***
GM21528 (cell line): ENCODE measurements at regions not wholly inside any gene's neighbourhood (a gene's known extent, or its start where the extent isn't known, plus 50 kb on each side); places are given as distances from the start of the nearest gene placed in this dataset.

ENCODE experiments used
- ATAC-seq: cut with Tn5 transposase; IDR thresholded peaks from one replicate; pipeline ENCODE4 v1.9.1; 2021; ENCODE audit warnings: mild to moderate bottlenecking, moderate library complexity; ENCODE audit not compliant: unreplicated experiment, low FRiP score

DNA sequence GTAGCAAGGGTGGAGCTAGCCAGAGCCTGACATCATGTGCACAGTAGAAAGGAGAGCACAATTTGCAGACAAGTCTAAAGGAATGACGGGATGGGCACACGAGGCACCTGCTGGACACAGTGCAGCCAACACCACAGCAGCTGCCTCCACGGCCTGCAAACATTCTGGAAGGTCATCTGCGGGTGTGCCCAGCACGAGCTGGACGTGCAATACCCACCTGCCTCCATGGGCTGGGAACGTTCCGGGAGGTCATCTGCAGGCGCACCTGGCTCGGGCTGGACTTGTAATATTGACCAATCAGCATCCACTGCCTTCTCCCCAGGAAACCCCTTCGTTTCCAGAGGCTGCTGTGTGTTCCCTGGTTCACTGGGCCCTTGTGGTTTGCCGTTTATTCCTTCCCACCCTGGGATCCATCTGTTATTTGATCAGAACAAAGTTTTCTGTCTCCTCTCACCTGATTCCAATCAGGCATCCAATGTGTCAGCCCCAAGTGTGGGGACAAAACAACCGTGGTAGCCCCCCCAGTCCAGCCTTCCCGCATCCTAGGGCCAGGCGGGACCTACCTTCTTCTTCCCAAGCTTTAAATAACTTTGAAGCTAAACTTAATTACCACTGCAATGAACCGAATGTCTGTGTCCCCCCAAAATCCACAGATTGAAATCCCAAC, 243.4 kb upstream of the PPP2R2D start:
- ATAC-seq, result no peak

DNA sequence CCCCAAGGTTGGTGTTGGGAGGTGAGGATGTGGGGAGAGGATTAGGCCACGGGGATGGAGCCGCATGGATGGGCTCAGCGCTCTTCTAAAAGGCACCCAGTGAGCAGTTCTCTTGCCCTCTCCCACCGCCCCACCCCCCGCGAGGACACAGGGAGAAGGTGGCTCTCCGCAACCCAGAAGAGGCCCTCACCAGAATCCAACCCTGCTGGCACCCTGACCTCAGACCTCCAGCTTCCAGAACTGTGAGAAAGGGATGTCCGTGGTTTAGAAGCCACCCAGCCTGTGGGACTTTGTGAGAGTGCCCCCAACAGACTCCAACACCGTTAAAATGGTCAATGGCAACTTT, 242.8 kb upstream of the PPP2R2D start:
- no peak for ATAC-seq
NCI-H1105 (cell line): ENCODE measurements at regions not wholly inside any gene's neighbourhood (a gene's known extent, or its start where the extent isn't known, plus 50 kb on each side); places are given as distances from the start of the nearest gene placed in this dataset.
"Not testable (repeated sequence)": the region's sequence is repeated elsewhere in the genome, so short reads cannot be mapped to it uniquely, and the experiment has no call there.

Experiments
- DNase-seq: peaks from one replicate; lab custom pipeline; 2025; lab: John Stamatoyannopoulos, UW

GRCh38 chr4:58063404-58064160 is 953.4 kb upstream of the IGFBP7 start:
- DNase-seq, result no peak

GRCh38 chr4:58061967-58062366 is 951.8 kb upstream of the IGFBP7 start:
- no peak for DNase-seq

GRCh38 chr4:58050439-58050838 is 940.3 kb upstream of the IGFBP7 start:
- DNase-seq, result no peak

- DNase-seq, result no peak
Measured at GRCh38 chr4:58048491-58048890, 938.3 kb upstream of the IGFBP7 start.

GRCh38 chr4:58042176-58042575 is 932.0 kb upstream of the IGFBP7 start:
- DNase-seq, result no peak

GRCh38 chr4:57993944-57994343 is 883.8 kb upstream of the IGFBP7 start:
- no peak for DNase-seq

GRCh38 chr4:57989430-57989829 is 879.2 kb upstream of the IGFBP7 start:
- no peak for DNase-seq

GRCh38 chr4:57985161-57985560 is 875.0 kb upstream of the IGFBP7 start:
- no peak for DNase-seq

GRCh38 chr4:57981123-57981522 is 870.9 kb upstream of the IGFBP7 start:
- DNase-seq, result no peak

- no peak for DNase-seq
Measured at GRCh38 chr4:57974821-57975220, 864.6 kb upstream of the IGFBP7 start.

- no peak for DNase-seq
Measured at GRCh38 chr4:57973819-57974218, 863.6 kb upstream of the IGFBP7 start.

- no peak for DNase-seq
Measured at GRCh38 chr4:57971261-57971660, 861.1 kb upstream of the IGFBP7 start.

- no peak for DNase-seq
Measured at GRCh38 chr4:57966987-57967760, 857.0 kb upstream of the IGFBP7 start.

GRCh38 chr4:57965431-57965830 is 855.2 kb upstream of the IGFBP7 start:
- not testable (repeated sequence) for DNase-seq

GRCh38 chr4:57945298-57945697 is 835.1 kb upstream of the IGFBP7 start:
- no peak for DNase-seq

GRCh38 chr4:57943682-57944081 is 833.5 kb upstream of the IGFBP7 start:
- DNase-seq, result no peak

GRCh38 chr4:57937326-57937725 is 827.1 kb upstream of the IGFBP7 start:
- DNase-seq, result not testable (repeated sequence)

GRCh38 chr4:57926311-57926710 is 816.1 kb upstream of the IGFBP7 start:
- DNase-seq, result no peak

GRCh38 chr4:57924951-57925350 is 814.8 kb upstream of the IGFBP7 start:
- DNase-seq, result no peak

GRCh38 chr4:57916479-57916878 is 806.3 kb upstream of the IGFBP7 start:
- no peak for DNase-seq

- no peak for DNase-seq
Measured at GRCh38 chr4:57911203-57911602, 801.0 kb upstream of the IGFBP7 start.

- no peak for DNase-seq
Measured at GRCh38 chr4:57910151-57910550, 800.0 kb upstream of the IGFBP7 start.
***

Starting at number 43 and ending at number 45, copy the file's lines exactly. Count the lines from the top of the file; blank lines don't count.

- DNase-seq, result no peak

GRCh38 chr4:57937326-57937725 is 827.1 kb upstream of the IGFBP7 start:
- DNase-seq, result not testable (repeated sequence)